05/18/2007 11:00PM

Chelokee and Matz take Barbaro Stakes

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BALTIMORE - Michael Matz had run horses at Pimlico since last year's Preakness Stakes, but not until Saturday had he actually set foot in the place since Barbaro's tragic injury.

"It didn't present itself for me to come back," Matz said.

The occasion to return proved a far happier one, because Matz sent out heavily favored Chelokee to a popular victory in the first running of the $100,000 Barbaro Stakes.

In the winner's circle, Matz was presented with a trophy by Roy and Gretchen Jackson, the owners of Barbaro, fulfilling a scene that was rudely, grimly interrupted last year.

Matz hugged the Jacksons, then minutes later acknowledged that winning the first running of a stake named for his 2006 Kentucky Derby winner was satisfying.

"This is pretty big for me, to have had a horse like Barbaro," he said as his eyes began to well with tears.

Chelokee ($2.60) was a sentimental favorite, and with the scratch of Soaring By, which reduced the field to five, he was a overwhelming choice in the betting, too. Under jockey Ramon Dominguez, Chelokee sat second for the first half-mile of the race, then surged past pacesetter Stonehouse as the field neared the far turn.

Chelokee was asked aggressively on the far turn by Dominguez, who hit the colt several times left-handed before switching to a right-handed stick at the top of the stretch. By then, Chelokee was comfortably in front, and he galloped home 4 3/4 lengths the best in 1:43.44 for 1 1/16 miles on the fast main track.

Silver Express finished second, 3 3/4 lengths in front of third-place Zephyr Cat.

Matz was followed by cameras, both still and video, as he entered a dangerously cramped and crowded winner's circle. Asked if he felt like a fish in a fishbowl, he said, "I feel like a big fish right now."

"I couldn't be any happier," Matz said.

Chelokee, owned by the Centennial Farms partnership headed by Don Little, has now won 3 times in 7 starts. He had finished third in the Florida Derby in his most recent start.

Street Magician gets rail-skimming win

Street Magician showed a new dimension and a lot of guts winning the Grade 3, $100,000 Hirsch Jacobs by one length at Pimlico.

Having raced on or near the lead in each of his first four starts, Street Magician, under Rafael Bejarano, was 7 1/2 lengths off the pace after an opening half-mile run by Southwestern Heat in 45.17 seconds.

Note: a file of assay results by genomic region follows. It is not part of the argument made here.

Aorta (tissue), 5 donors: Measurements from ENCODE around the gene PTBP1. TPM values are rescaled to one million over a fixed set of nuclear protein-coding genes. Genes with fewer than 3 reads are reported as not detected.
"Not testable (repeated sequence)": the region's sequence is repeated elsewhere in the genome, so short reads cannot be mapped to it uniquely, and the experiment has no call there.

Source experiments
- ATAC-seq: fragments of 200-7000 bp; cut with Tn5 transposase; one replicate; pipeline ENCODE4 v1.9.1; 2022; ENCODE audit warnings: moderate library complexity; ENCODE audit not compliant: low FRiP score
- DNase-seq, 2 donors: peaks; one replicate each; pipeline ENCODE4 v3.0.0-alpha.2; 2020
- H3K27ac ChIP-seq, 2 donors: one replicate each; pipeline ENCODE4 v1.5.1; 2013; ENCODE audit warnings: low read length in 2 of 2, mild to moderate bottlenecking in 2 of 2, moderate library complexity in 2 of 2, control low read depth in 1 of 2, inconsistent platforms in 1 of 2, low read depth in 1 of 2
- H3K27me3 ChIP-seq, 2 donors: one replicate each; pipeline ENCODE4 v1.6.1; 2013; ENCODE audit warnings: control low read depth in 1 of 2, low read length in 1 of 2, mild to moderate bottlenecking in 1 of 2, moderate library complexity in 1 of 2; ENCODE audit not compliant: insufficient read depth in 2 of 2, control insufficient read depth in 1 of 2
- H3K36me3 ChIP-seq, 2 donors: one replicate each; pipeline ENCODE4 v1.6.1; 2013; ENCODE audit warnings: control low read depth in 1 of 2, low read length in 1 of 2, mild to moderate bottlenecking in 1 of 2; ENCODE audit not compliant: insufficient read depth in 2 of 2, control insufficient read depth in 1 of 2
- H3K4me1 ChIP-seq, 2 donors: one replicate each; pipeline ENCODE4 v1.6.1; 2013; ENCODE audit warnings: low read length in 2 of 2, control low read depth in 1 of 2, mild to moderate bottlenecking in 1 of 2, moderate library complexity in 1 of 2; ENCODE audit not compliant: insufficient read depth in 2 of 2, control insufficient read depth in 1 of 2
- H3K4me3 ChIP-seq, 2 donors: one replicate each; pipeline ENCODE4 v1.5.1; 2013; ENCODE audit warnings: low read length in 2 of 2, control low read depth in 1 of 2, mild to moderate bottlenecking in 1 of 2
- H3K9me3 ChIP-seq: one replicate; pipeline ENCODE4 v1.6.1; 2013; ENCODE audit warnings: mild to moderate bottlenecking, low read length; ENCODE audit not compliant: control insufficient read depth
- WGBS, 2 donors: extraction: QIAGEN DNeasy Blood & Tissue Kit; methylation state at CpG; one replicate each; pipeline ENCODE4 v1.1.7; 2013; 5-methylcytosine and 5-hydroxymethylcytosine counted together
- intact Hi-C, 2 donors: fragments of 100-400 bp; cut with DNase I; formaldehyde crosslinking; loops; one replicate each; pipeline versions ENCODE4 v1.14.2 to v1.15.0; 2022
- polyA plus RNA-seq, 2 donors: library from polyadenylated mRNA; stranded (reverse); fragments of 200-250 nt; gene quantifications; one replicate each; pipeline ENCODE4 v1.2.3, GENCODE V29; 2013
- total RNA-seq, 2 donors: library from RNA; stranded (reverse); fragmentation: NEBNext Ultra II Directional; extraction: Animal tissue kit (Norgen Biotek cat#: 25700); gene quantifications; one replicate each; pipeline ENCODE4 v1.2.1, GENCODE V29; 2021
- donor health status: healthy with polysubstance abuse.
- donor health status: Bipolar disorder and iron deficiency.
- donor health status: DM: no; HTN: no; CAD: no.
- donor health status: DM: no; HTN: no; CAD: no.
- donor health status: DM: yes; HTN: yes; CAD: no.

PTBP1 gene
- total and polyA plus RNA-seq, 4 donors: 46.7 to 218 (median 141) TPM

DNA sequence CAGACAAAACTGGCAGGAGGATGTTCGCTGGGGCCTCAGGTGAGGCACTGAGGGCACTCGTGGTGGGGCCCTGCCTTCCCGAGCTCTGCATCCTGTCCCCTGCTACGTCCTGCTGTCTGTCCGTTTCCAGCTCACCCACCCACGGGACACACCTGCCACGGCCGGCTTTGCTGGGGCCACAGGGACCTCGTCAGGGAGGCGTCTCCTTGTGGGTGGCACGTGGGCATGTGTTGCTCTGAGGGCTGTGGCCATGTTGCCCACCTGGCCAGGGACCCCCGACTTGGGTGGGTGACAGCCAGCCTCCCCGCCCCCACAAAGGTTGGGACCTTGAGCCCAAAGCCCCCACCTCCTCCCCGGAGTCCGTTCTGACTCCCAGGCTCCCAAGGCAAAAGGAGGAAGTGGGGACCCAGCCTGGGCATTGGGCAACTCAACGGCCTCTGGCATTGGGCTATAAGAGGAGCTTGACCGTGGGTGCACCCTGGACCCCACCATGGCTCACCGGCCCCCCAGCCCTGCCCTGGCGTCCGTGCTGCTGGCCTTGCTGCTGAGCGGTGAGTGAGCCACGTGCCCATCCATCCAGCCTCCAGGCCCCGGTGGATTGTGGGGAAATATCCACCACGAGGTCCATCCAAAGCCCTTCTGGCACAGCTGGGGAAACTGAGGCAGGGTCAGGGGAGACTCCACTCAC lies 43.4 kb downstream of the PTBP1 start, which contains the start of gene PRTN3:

Street Magician moved into third at the quarter pole, but Southwestern Heat was still five-lengths in front at the eighth pole. Southwestern Heat, under Eric Camacho, began to drift out at that point and Bejarano took his horse to the inside.

As Street Magician was trying to come up the fence, Southwestern Heat came over on him, forcing Street Magician to steady and brush with the rail. Southwestern Heat drifted back out and Street Magician regrouped and continued his rally to get the win.

"When [Southwestern Heat] came in again I was in my spot on the rail," Bejarano said. "He feel a little intimidated when he saw the other horse come back in, but he ran good. He's a nice colt."

Southwestern Heat held second, by 2 1/2 lengths over Hobbitontherocks. Heart Throbbin', Like Mom Like Sons, Finallymadeit, and Stormin Baghdad completed the order of finish.

Street Magician, owned by Larry Johnson and trained by Michael Trombetta, covered the six furlongs in 1:10.91 and returned $5.60 as the favorite. It was the third victory in five starts for Street Magician, a son of Street Cry who is also the sire of Kentucky Derby winner Street Sense.

Trombetta said he was surprised to see his horse that far back early, but was happy that he could win in that manner.

"You love to see these horses be versatile," Trombetta said. "I knew [Southwestern Heat] was going to set a pretty good pace, I didn't expect him to shake the whole field like he did. It was nice he came back to us that we could get there in time."

Trombetta said that he would consider running Street Magician back in the Grade 2, $250,000 Woody Stephens at seven furlongs at Belmont Park on June 9.

- additional reporting by David Grening